Making It.

By: Barbara Aitken Jenkins

One day when I was around ten-years-old, my mom pointed a woman out to me at a local horse show and said, “She shows at the AQHA World Show and does really well. She always has nice horses.” I was in awe. I knew I wanted to make it like that woman.

Fast forward to high school. I had my taste of success, but I remember watching a group of people complete backing serpentines with their showmanship horses. WAIT, WHAT? Horses do that? I knew then I was not good enough to even begin performing that maneuver. So I walked up to the trainer who was coaching these impressive horse/exhibitor teams and asked, “Can you teach me how to do that?” Less than a year later, a serpentine back was not foreign. In fact, with an All American Quarter Horse Congress Top Five finish in Showmanship, I was pretty good at it. I thought I had made it.

When I was in college, I watched demo riders warm-up the competition horses then learned how to visualize the horse’s movement. I could close my eyes and feel the way that horse moved.  I would apply that knowledge once I climbed in the saddle to catch-ride as I competed for Baylor University’s NCAA team. Since I acquired MVPs and multiple wins during my student-athlete years, I thought I had made it.

I thought I was good enough.

A few years later, with grad school stresses looming over me, horses I thought I knew how to ride were actually a challenge. Maneuvers I thought I knew how to train were complicated. I was a demanding rider with no leniency for errors, both big and small. Heads down, hard stops, fast (mostly, sloppy) spins, asking for too many lead changes in one ride. My rides became unpleasant, stressful, and more damaging than successful.
I decided I would never make it.

Then like a hit to the core that takes your breath away, I suddenly didn’t have horses in my life.  I graduated with a multimedia journalism master’s degree. I announced my plans to move across the country for my dream job to work for an association centered on the horse industry. But I left the horses behind in pursuit of my career dreams. At first, it didn’t bother me as much as my heart knew it would.
I thought I had made it, but just differently.

I missed the horses. I missed their feel, their smell, their movement, their eyes, their mouths, their minds, their spirits. I missed it all. So I went and found horses, any horses, and asked to ride. ANYTHING. I realized in these rare occasions where incredibly friendly, (successful) trainers allowed me to climb in the saddle, the skills I thought I possessed were only in my head. I had talent, yes. Experience, yes. But I clearly did not have the understanding.

But I knew I wanted it. I wanted it like never before.

After a couple years into my “dream job,” I realized the “dream” is more than an idea. And I wanted more in life than just a job.

I moved home, got married, and started riding. I had two mares to ride regularly. I had a black mare with arena issues and a palomino, who after years of non-competition, did not possess much of a work ethic.

I quickly realized I must be slow with the black mare, who was nervous most of the time. I couldn’t completely cinch her, step on and demand excellence ride after ride or she would tense up physically, and check out mentally.

I also remember the first time I loped a full circle on the palomino. I was proud of her. I was proud of a circle. What? That didn’t sound like the girl from seven years ago, who demanded from her horses day after day and was frustrated if it didn’t work the way she wanted it to immediately. Or even the girl who thought she had made it at sixteen and again at twenty-one.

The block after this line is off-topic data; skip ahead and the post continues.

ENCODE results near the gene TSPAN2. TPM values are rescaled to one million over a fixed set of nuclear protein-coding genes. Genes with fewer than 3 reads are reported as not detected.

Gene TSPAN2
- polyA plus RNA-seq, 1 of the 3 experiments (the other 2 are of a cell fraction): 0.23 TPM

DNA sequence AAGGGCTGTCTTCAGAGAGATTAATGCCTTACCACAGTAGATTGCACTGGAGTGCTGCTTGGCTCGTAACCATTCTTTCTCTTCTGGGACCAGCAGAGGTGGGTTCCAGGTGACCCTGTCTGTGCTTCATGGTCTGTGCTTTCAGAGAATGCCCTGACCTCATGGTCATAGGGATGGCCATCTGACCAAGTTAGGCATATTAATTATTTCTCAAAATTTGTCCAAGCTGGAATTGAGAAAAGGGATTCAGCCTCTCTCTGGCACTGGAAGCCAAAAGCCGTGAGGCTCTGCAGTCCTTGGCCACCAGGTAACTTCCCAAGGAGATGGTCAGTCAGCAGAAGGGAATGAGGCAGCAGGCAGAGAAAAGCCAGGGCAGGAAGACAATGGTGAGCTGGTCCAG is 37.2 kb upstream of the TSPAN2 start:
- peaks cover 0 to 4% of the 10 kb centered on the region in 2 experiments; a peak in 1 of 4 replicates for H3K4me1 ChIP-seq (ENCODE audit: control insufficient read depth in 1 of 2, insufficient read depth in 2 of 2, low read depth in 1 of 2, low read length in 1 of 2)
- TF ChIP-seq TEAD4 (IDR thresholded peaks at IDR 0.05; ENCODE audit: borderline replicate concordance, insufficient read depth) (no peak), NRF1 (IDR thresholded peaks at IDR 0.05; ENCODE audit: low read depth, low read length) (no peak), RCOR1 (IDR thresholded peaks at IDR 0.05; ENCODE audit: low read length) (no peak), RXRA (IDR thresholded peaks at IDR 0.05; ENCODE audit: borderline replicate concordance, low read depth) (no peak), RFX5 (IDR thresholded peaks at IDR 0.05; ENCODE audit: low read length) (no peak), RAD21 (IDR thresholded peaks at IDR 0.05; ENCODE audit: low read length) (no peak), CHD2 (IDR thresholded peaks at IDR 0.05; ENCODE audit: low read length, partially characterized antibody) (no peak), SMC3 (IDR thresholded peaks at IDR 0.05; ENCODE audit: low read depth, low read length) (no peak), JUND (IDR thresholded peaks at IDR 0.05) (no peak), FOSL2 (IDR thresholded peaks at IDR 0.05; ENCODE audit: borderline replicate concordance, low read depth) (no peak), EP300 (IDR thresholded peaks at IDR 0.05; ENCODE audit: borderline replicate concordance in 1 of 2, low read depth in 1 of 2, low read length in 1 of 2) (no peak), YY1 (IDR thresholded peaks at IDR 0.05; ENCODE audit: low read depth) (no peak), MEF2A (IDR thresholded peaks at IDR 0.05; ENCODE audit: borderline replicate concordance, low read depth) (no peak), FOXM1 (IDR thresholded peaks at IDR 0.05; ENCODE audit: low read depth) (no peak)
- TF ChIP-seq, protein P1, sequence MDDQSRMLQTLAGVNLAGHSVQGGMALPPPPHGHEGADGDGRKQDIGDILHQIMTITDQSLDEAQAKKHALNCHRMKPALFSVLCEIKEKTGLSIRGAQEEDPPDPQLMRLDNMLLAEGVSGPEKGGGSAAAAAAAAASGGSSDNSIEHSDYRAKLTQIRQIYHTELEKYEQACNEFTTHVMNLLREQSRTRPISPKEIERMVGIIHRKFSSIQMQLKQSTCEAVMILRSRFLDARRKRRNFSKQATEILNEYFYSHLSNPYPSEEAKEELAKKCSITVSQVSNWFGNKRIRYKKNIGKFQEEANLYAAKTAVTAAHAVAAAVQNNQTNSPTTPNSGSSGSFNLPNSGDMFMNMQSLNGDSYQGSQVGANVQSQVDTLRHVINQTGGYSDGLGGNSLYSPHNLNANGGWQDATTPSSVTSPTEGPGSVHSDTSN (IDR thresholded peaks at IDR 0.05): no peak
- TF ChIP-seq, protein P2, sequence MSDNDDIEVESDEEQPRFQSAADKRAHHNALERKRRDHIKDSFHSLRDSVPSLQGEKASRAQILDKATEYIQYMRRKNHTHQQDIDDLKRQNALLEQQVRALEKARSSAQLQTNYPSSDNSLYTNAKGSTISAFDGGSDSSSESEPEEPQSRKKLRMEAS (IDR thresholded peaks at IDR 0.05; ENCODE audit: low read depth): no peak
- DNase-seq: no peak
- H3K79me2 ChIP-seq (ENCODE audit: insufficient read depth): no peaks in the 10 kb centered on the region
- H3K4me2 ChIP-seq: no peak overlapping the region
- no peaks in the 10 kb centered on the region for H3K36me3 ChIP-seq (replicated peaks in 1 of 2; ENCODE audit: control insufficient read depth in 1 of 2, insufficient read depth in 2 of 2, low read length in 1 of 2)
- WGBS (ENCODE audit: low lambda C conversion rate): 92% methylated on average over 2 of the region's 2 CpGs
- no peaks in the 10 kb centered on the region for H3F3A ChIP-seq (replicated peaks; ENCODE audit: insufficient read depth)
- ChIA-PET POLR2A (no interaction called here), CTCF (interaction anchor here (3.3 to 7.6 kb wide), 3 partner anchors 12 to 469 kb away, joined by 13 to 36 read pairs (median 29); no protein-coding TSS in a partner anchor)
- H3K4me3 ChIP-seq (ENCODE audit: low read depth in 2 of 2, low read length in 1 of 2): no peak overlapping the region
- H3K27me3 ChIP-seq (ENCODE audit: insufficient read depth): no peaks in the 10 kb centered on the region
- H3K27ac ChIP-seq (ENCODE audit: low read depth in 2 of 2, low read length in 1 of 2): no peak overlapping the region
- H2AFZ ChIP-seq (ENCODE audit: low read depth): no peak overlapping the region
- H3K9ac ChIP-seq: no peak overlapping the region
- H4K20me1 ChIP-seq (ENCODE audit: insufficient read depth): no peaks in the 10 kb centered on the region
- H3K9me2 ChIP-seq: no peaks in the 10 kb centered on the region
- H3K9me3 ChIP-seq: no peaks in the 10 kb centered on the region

I was proud of the nervous one’s softness, the times she tipped her nose to the inside with no resistance. I learned that if I sat on her quietly, breathed deeply then let out a big sigh, she’d mimic me and do the same, all the while her whole body relaxing.

I was told when my family bought the palomino mare, “She’s not a good trotter. I’d just bypass that if I were you.” After all, she’s a reiner. Reiners don’t trot.
So, one day, I started asking her what she was capable of in the trot? If she’s rough is there a way to make her better? Every day, we trotted (and still do). One day, I received a compliment on her trot. After saying thank you, I thought to myself, “Really? It’s good? When did that happen?”

And that, my friends, was the key.

At some point, I had become thankful. I had stopped focusing on what I thought was necessary to climb to the top.

I simply rode.

None of these successes, which to others, might be defined as mere moments, happen out of a demanding request or merely from applied knowledge or talent. True success occurred because I was beginning to understand. I respected my horses. And success happened because I rode every day and was thankful for my horses.
That’s when I realized, “I made it.”
“Making it” is not what I ever imagined it would be. It’s not a world title, (although I’m always striving to be as successful as I can be in the show pen), it’s not having the straightest rundowns, deepest stops, fastest spins. “Making it” is learning something new about my horses and never stopping. “Making it” is celebrating the small successes, because those small successes turn into significant moments. “Making it” is knowing, I’ll never be a master at my craft because to be a master means I’ve learned everything I need to know. In riding horses, it merely does not exist.

These days, I attempt to ride most days of the week. Sometimes I have big goals when I saddle up, and other times, I choose to enjoy what we’ve already accomplished. It’s a humbling feeling, to finally realize that the dreams I had as a child may never happen for me, and then again, they might. But to know that the continuous journey of “making it” is exactly where I always want to be.


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